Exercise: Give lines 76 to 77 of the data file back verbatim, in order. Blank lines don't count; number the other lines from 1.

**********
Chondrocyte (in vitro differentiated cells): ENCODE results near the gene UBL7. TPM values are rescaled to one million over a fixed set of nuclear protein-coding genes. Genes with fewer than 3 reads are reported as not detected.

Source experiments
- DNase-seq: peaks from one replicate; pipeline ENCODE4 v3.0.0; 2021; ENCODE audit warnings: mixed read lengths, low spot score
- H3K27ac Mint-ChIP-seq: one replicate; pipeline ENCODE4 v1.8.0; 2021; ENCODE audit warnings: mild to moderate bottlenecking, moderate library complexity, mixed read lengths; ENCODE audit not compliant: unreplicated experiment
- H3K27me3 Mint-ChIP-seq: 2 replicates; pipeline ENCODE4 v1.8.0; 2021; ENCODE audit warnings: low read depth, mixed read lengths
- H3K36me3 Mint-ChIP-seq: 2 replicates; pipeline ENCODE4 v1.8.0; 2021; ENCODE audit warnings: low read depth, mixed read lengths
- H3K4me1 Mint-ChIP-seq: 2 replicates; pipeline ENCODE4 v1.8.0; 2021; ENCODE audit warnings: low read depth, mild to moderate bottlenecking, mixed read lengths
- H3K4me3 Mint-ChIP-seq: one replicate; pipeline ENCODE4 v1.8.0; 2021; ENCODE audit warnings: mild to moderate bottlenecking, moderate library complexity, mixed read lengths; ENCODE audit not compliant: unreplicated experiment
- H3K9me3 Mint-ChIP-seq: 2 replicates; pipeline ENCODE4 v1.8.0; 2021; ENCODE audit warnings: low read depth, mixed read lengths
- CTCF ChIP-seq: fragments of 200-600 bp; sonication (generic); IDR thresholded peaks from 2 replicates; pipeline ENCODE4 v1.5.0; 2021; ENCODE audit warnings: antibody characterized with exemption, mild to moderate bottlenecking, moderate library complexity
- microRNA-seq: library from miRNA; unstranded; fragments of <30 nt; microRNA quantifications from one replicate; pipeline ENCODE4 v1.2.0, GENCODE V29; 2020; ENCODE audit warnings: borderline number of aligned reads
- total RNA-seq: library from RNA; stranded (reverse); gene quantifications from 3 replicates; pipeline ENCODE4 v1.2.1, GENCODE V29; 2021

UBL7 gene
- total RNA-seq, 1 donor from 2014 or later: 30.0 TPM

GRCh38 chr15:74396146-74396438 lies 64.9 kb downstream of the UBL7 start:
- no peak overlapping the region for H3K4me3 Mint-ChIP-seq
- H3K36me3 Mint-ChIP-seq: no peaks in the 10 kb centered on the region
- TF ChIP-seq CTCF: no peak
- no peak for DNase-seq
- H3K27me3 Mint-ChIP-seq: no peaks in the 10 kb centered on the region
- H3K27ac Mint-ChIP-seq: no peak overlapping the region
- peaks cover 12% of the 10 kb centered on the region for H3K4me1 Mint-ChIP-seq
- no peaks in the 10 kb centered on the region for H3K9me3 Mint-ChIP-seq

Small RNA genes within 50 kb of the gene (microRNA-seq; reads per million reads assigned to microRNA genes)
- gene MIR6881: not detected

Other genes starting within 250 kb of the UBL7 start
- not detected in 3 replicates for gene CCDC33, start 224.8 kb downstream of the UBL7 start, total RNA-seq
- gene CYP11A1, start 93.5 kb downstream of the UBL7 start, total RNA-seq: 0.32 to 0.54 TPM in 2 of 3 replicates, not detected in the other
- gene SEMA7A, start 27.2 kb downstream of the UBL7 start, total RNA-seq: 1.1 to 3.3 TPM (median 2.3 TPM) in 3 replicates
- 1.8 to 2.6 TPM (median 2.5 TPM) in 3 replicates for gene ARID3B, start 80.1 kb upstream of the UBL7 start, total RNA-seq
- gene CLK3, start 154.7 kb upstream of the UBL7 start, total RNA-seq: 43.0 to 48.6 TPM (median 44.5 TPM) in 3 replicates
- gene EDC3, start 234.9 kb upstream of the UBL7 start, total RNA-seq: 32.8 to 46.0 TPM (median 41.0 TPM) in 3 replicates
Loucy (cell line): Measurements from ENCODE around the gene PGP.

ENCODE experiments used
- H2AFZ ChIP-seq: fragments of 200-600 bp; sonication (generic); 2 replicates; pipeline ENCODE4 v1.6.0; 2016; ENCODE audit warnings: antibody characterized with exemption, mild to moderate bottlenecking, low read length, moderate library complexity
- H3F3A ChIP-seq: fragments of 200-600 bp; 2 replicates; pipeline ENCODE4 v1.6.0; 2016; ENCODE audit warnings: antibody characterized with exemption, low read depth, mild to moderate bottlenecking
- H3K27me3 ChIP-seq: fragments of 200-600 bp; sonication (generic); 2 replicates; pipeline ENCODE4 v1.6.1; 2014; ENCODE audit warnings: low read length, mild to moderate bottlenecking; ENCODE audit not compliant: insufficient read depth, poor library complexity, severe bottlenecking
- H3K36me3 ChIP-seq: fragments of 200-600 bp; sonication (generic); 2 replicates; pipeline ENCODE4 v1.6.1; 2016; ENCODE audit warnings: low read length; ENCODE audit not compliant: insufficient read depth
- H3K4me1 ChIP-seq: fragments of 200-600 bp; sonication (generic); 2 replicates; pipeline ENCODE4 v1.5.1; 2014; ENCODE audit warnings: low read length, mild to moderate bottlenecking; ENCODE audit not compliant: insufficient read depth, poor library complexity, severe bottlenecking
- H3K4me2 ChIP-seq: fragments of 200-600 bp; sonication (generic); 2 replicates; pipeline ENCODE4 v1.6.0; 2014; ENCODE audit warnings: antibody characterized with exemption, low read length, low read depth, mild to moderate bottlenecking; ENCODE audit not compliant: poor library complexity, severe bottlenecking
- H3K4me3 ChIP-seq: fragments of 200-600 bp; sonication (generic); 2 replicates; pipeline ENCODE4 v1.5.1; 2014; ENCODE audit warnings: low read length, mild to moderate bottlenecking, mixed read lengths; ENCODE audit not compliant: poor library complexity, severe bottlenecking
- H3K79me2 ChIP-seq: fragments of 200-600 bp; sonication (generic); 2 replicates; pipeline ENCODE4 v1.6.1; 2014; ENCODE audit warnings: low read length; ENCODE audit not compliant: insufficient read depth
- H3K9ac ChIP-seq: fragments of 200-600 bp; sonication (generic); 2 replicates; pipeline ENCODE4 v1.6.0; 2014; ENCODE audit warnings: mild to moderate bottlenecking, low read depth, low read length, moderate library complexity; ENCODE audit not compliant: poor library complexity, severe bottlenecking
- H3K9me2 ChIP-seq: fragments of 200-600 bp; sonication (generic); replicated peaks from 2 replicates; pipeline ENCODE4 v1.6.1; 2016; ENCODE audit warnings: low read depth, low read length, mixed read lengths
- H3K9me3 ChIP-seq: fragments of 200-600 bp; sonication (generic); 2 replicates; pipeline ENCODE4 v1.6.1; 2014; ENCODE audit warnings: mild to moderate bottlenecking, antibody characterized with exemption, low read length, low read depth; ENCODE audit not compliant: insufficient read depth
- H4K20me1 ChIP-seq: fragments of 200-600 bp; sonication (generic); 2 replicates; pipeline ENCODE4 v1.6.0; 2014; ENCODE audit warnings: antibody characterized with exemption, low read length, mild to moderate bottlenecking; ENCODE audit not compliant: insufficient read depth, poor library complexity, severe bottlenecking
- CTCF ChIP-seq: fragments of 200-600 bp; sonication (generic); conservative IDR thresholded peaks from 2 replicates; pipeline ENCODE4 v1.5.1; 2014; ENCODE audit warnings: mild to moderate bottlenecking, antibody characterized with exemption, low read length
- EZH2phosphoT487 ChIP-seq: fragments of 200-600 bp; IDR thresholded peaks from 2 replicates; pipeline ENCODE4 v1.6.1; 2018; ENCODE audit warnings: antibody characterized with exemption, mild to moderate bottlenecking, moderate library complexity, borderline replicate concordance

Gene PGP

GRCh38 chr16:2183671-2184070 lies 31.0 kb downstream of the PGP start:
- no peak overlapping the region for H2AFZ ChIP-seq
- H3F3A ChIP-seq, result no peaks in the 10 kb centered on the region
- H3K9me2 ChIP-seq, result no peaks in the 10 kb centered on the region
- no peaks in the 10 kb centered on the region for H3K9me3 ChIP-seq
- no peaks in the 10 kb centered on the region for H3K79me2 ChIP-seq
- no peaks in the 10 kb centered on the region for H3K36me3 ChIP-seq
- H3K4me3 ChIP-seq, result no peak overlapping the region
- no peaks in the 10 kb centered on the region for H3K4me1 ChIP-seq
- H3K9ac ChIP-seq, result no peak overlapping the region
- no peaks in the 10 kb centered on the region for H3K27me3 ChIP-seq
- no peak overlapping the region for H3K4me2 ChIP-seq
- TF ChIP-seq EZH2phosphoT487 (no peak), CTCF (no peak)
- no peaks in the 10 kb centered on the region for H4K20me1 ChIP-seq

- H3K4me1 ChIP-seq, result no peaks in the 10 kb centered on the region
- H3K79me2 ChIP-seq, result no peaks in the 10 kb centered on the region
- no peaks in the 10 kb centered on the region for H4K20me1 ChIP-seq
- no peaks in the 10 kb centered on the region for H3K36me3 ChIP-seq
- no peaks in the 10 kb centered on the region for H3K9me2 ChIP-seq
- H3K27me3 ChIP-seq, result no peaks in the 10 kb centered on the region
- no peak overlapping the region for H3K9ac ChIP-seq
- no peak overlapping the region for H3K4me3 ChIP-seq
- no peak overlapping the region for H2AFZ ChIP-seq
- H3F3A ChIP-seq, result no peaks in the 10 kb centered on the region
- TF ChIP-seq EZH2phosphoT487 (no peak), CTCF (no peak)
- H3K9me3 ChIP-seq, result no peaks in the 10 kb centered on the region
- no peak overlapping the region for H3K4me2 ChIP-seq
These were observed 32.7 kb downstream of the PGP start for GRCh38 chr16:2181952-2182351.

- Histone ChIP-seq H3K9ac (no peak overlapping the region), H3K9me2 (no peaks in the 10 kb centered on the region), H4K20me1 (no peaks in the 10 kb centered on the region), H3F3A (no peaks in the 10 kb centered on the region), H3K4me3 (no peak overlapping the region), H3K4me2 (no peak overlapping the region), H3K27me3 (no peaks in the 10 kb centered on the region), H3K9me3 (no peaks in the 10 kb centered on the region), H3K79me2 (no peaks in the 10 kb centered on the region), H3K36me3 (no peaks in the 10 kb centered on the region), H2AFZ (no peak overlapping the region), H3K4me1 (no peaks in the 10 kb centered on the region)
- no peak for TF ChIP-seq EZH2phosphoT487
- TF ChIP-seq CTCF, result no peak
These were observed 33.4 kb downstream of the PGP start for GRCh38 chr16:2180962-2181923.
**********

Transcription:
- no peak overlapping the region for H3K4me2 ChIP-seq
These were observed 32.7 kb downstream of the PGP start for GRCh38 chr16:2181952-2182351.